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A Pandemic of the Vaccinated or Ivermectin Ignored?

The World Health Organization stood ready to declare smallpox eradicated following the last known case in 1977 in Somalia. However, another human being contracted the dreaded disease in Birmingham, England, an industrial community 100 miles outside of London.

Janet Parker, 40, a medical photographer who worked in the anatomy department at Birmingham Medical School, began showing symptoms on Friday, August 11, 1978. Her case would ignite a fierce controversy about whether variola, the scientific name for the smallpox virus, had escaped a medical laboratory.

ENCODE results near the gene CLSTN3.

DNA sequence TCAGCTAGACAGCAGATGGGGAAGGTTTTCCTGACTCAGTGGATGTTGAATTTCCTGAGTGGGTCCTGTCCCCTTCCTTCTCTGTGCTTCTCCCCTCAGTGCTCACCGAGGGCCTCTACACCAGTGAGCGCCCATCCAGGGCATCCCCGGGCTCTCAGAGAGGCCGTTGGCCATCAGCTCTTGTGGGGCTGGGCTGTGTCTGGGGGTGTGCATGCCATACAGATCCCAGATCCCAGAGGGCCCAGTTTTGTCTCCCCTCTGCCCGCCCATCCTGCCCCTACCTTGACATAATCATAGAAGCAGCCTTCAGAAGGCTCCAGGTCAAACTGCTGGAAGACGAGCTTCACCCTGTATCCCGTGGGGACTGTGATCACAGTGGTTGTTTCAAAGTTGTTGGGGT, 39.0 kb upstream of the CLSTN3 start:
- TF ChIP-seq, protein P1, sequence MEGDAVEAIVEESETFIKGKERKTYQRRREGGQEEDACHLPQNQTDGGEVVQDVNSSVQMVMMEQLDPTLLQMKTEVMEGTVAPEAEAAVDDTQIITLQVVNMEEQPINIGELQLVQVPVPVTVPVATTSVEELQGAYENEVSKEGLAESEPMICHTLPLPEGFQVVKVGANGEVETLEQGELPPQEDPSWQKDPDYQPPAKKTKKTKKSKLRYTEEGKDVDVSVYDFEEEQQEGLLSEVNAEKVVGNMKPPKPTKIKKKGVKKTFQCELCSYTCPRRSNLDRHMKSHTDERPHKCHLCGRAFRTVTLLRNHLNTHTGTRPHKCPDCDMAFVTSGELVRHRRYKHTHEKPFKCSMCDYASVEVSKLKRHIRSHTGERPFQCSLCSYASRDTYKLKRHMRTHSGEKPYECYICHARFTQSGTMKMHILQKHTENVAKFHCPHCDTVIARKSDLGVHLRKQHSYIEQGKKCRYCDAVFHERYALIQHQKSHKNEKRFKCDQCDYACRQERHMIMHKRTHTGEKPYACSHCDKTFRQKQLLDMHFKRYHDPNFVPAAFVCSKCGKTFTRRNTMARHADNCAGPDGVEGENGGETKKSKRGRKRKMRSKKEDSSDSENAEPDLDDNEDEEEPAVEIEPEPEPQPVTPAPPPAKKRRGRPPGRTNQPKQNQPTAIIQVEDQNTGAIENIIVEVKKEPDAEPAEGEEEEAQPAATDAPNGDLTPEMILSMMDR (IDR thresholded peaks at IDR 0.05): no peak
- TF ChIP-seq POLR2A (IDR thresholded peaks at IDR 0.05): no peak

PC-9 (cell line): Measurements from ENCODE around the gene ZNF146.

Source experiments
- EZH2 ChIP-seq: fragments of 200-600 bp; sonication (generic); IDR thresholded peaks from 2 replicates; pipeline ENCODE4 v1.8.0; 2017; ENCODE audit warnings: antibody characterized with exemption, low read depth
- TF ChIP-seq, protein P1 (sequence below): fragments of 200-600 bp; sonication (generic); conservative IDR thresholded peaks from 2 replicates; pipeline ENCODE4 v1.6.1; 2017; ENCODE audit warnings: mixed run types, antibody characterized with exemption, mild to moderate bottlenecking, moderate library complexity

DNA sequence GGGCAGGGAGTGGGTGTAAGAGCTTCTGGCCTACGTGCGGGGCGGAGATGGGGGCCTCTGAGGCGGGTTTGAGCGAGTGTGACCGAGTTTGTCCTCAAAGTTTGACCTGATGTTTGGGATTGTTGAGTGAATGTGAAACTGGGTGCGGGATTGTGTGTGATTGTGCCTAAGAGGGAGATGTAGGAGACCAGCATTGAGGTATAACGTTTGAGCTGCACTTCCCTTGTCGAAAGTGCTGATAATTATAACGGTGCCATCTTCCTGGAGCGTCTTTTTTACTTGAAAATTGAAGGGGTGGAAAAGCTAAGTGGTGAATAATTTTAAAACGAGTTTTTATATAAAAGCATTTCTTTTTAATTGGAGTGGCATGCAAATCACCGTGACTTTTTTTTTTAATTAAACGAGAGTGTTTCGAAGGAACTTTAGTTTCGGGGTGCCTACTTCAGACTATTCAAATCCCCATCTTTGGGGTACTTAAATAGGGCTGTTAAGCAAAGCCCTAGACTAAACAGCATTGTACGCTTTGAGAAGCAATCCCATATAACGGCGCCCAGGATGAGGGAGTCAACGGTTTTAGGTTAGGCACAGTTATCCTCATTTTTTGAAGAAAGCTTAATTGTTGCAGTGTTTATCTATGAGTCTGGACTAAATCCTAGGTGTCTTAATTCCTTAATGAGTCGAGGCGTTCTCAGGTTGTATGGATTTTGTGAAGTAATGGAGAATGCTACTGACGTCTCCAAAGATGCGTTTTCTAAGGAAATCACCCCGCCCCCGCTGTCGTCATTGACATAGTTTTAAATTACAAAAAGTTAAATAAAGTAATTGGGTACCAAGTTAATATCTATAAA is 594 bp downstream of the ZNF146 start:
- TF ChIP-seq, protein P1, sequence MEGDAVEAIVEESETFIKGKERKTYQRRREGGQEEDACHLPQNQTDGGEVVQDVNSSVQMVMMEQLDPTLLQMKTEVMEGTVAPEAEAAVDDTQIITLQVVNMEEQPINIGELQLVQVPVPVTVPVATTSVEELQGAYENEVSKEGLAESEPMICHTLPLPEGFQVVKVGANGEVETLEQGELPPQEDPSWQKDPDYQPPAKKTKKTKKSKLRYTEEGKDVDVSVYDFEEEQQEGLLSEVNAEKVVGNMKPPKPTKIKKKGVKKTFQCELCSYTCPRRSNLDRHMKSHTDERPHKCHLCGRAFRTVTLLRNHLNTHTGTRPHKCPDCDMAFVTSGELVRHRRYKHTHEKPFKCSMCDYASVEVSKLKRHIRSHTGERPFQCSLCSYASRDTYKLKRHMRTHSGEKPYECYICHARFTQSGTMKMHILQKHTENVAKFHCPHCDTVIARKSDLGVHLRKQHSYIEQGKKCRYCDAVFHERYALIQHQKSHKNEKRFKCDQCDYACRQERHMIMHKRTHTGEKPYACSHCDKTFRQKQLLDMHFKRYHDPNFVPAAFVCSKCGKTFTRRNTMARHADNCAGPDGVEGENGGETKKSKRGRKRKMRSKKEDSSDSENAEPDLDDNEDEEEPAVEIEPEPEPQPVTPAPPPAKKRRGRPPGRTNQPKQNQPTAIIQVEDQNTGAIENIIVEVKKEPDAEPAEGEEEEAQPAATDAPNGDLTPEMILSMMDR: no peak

After the disease was confirmed as smallpox, her immediate family, including her parents were quarantined and vaccinated as were a total of 500 contacts. Although her mother developed a mild infection, she survived. None of the others in direct contact with Janet contracted the disease, the nursing staff, the orderlies, nor anyone else. The vaccines were nearly perfectly protective against transmission.

Parker's condition progressed relentlessly, leaving her almost blind in both eyes, with pneumonia and renal failure. She died on September 11, 1978.

But how did Janet get exposed?